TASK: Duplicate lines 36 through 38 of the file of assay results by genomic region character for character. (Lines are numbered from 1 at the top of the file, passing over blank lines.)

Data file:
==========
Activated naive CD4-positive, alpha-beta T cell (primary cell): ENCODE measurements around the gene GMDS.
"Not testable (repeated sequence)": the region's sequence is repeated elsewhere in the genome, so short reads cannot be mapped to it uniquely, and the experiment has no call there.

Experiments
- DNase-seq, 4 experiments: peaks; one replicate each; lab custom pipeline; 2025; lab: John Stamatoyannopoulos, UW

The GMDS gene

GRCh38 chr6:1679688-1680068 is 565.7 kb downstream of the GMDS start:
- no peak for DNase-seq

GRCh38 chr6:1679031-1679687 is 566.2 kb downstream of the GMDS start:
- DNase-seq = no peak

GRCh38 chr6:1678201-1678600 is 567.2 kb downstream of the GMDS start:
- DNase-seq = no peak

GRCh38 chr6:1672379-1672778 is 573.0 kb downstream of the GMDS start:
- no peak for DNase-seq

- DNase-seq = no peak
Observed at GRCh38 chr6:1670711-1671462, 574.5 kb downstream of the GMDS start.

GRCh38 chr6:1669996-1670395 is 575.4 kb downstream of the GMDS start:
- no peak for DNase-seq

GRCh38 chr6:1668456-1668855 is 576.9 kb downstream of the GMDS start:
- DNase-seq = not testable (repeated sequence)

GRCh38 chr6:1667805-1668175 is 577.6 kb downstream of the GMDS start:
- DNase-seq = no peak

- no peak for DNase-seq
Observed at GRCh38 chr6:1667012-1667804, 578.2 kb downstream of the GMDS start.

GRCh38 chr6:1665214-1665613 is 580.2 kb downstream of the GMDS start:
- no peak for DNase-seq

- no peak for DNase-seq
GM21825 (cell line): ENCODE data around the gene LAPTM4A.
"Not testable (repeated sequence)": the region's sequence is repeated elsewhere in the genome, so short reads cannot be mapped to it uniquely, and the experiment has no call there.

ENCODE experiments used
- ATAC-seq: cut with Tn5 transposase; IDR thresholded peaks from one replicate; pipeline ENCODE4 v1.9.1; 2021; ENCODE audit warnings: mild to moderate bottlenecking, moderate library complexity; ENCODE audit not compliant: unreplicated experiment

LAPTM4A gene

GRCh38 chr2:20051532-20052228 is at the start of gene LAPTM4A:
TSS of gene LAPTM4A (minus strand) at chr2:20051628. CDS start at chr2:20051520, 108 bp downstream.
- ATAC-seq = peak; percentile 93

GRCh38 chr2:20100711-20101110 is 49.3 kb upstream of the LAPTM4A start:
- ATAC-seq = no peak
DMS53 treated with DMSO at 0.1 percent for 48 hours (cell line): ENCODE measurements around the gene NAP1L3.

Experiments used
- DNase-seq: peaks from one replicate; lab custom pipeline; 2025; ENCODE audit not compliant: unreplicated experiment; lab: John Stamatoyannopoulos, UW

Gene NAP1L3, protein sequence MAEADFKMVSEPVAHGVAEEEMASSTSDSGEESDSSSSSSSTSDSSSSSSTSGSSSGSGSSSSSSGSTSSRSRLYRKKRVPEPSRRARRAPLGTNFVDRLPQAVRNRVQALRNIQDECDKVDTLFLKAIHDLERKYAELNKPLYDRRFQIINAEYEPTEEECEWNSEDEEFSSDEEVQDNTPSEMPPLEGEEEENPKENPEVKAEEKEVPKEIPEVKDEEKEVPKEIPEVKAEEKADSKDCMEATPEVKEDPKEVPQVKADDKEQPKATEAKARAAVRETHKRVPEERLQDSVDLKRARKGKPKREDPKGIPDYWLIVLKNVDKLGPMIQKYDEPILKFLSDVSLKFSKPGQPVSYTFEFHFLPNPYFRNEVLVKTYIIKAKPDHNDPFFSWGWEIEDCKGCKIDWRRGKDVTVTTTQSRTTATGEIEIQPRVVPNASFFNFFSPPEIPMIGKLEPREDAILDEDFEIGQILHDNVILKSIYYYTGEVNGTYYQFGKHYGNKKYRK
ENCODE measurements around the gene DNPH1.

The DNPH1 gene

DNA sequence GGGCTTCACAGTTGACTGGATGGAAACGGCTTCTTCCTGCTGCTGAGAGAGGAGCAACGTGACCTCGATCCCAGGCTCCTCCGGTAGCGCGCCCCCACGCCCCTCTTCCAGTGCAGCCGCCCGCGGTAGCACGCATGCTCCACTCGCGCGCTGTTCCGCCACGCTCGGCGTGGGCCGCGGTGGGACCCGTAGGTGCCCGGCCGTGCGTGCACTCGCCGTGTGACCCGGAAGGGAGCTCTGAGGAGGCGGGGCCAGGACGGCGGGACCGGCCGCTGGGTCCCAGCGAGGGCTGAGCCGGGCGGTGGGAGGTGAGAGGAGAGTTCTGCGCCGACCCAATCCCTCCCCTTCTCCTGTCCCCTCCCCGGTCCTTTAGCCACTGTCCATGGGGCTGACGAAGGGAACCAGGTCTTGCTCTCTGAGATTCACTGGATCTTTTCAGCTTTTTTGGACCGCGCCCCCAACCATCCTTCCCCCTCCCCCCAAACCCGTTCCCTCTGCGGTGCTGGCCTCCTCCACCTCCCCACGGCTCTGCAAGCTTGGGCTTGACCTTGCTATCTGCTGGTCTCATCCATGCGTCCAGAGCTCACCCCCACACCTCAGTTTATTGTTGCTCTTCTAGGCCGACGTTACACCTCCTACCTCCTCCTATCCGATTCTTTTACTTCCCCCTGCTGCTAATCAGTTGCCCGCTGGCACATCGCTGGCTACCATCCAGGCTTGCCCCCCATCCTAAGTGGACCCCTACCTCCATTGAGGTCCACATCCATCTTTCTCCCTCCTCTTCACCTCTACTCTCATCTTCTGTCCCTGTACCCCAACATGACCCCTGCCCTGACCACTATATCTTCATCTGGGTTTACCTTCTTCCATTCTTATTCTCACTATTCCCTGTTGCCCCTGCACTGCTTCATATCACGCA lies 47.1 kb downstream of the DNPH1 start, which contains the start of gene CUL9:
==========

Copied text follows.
- ATAC-seq = no peak
DMS53 treated with DMSO at 0.1 percent for 48 hours (cell line): ENCODE measurements around the gene NAP1L3.

Experiments used